Therefore thus saith the Lord, Behold, I will bring evil upon them, which they shall not be able to escape;
and though they shall cry unto me, I will not hearken unto them.
“Get out” was a big nod to the racist past (and present) of the United States. A white, prosperous community who use African Americans to replace their worn-out bodies. A cynical story in which the physique of black Americans is being worshipped to some extent. And at the same time, it’s also distasteful because these American fellow men are regarded as superfluous individuals nobody will miss. Their disappearance won’t be noticed, so to speak. And a protagonist as a future victim, who can escape at the end with a piece of cotton (yes, a subtle reference). It’s quite obvious this can be regarded as a kind of allegory with a political twist. “Us” containing a political message, however, isn’t something I could see immediately. Of course, it depends on how you interpret the whole. I myself interpreted the story as a “Twilight zone” -like event. Soul mates leading a symmetrical existence. So no genetic experiments that got out of hand. Or is it all metaphorically intended and a reflection of how we see ourselves as a society? All in all, I put “Us” on the same level as “Hereditary“. A lot of hype-creation, but in my humble opinion a bit disappointing.
However, the film starts very strong. The most impressive moment is the opening scene with the camera zooming out, slowly revealing lots of bunnies (with a choir as background music). Simply beautiful. Then an intense moment with young Adelaide (Madison Curry) who wanders around on the beach of Santa Cruz during a family vacation and ends up in an attraction. There she stands face to face with something frightening. So frightening that she doesn’t want to speak anymore and her parents (whose loving relationship clearly disappeared) desperately seek the help of a psychologist.
When Adelaide comes back into the picture as an adult (Lupita Nyong’o), it seems as if the traumatic experience has been processed. But when she returns to the same beach with her husband Gabe (Winston Duke) and children Zora (Shahadi Wright Joseph) and Jason (Evan Alex), where they meet up with friends, there are all sorts of omens pointing to the event from the past. It’s only when a group of weird people in orange overalls appear on their driveway at night that the atmosphere becomes grim and frightening. At first, I had a sort of “The Purge” deja vu moment. The moment the Wilson family comes face to face with these strangers, it becomes apparent that they are really creepy and strangely behaving individuals.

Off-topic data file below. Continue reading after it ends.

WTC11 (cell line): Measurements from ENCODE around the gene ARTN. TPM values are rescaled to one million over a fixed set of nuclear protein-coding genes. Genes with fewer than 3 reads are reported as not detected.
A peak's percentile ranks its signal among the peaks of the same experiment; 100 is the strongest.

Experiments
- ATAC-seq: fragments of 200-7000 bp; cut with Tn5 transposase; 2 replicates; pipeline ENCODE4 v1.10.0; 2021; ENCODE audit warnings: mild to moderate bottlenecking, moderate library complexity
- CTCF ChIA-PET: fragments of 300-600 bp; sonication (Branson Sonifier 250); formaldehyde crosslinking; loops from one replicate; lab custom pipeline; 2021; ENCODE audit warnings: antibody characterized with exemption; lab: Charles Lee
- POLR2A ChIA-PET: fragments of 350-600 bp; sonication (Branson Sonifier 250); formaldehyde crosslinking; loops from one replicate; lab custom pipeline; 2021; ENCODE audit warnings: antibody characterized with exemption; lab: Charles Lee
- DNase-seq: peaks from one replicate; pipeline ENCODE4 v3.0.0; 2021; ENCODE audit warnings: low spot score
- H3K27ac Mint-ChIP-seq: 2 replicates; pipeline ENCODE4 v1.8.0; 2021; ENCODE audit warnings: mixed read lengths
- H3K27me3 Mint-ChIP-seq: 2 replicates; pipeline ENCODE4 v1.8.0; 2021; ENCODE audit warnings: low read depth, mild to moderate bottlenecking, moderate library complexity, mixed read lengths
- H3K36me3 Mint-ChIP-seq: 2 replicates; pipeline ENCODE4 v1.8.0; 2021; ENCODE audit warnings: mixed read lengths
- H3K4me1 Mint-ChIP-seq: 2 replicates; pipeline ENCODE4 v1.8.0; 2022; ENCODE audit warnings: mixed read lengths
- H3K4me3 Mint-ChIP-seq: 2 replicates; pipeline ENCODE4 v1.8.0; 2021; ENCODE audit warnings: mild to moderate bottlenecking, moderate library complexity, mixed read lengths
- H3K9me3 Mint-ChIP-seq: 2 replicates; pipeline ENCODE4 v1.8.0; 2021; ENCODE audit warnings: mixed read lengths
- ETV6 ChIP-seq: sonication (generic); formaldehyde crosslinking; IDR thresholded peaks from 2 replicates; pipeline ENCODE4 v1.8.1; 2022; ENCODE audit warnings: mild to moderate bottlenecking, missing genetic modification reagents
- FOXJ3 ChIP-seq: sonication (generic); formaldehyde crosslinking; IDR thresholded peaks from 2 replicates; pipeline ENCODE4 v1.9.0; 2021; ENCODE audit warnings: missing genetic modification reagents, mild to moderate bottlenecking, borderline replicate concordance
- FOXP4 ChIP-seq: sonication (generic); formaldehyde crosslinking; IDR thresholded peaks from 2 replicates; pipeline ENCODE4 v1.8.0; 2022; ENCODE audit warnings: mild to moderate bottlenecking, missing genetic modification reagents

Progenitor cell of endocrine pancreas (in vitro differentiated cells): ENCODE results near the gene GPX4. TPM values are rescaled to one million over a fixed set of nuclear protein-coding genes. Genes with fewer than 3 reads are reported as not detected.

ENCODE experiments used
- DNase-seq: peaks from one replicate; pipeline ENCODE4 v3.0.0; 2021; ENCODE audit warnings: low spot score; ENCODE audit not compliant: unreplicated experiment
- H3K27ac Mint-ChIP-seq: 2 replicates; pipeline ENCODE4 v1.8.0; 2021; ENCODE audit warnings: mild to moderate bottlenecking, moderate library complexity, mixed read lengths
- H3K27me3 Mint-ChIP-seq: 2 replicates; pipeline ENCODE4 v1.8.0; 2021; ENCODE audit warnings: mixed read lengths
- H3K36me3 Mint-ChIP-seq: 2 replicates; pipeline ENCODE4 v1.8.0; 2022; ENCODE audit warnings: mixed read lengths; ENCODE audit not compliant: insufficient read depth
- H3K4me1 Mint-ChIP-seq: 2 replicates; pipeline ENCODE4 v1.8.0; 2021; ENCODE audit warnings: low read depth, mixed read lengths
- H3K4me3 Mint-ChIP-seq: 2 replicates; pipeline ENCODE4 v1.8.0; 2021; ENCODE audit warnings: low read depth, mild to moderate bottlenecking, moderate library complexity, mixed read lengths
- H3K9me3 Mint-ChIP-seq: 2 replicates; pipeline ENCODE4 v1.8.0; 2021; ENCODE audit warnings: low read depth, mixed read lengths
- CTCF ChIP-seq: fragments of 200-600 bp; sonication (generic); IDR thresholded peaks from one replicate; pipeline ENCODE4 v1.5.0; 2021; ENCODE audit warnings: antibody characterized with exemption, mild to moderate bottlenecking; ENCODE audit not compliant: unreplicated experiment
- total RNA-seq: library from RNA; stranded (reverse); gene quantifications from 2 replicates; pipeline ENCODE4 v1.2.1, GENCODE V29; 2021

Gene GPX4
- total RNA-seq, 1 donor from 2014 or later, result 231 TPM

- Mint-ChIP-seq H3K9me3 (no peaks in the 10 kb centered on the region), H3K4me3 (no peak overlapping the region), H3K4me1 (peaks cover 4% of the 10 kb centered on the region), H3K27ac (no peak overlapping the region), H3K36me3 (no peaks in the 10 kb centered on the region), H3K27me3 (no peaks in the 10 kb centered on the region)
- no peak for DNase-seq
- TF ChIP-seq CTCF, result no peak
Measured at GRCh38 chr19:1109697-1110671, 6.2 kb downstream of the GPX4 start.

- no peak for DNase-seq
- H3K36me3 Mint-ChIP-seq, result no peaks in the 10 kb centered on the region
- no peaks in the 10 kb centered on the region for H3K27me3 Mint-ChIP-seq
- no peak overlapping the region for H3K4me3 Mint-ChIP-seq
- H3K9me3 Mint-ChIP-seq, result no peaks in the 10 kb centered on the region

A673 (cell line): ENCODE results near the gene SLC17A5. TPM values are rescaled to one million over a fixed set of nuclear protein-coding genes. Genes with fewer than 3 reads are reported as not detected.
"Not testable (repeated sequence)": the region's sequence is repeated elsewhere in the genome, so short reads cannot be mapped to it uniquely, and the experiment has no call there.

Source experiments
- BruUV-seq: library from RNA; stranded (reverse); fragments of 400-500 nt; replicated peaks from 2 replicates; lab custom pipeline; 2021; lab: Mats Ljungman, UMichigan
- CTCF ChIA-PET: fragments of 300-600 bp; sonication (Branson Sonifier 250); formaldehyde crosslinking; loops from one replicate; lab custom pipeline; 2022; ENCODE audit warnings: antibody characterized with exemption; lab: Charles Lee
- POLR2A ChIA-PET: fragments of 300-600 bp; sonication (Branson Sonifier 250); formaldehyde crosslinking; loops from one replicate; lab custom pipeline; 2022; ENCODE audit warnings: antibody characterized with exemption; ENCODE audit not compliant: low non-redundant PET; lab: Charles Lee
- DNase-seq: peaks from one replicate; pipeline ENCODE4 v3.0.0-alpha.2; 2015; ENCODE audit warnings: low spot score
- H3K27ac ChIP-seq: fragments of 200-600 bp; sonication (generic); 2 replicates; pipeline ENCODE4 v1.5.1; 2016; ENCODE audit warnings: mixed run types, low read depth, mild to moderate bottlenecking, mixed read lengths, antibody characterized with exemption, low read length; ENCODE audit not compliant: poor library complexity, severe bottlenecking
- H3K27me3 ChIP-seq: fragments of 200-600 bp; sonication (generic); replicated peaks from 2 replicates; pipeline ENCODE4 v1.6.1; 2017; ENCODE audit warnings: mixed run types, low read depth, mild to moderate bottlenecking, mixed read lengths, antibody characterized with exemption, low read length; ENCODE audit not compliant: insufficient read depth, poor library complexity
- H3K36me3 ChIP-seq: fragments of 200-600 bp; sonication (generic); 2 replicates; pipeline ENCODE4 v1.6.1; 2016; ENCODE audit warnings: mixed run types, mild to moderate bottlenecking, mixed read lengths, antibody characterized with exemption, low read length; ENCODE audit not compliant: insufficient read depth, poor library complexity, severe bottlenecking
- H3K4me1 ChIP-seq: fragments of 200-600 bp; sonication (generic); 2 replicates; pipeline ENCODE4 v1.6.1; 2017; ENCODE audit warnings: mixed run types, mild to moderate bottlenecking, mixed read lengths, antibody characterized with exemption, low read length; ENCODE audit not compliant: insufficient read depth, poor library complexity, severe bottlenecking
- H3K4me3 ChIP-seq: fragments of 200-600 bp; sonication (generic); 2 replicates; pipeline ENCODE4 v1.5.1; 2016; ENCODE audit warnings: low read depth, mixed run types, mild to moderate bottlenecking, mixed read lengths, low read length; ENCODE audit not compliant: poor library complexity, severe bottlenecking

And the first turnoff offers itself. The moment Red opens her mouth and a terribly annoying voice can be heard. When the ending draws near (and this time the ultimate revelation isn’t particularly surprising), it becomes quite clear why her voice sounds that way. Until that time you are constantly wondering what the reason is for this weird voice. But comfort yourself. You will come across even more mysterious things you won’t understand the ultimate meaning of. I do like films that are not too simplistic and do not offer a pre-canned explanation in such a way that every Joe Average understands what it’s all about. However, I’m not a big fan of films full of symbolism, so a re-watch is a must such that you can discover the deeper meaning behind it. And then you come to the conclusion that your theory isn’t at all consistent with what the director meant.
Jordan Peele has a unique perspective on the horror genre and tries to give it an alternative twist. Only his social-critical message about inequality and the division into classes got through. If Peele once again wants to direct an unusual horror, I hope he will incorporate a different kind of message. Leave out the symbolism and you can speak of a typical “home invasion” film of the same level as, for example, “You’re next“. In that area, it can be called successful.
There are also a lot of positive things to say about this film. “Us” effortlessly transcends the disappointing film “Hereditary“. Not only the tension rises in crescendo and caused some terrifying moments. But also the footage is masterful. You can hardly call it the ultimate slasher, but quite a lot of blood splashes around. But foremost, the acting performance of the four main characters excels. It’s brilliant how they play themselves and their opposite characters. They underwent a frightening-looking transformation, resulting in two completely different personalities. I’m sure James McAvoy will also enjoy this “Split“-like spectacle.
Unfortunately, the end was an anti-climax for me. The concept of horror faded into the background and resulted in a preachy plea about our unjust world and the existence of an oppressed population who feel displeased and misunderstood. A symbolic breaking of the chains and the formation of a human chain for a better world ruined it for me. And at the same time, there are the many unanswered questions that are open to all kinds of interpretations. What’s with all those bunnies hopping around? Food for those on the other side? Or test material for cloning experiments? Why the recurring text “11:11”? And why a pair of scissors as a weapon? But above all, where did they get it? And all those orange overalls? Nope, a rewatch to discover hidden answers and subtle hints, is not something I’m going to do. Films with an accompanying manual. It’ll never thrill me!
Ps. Some additional information about the twin sisters from the other couple. You could already admire them when they were really young as Emma Geller-Green in the sitcom “Friends”.
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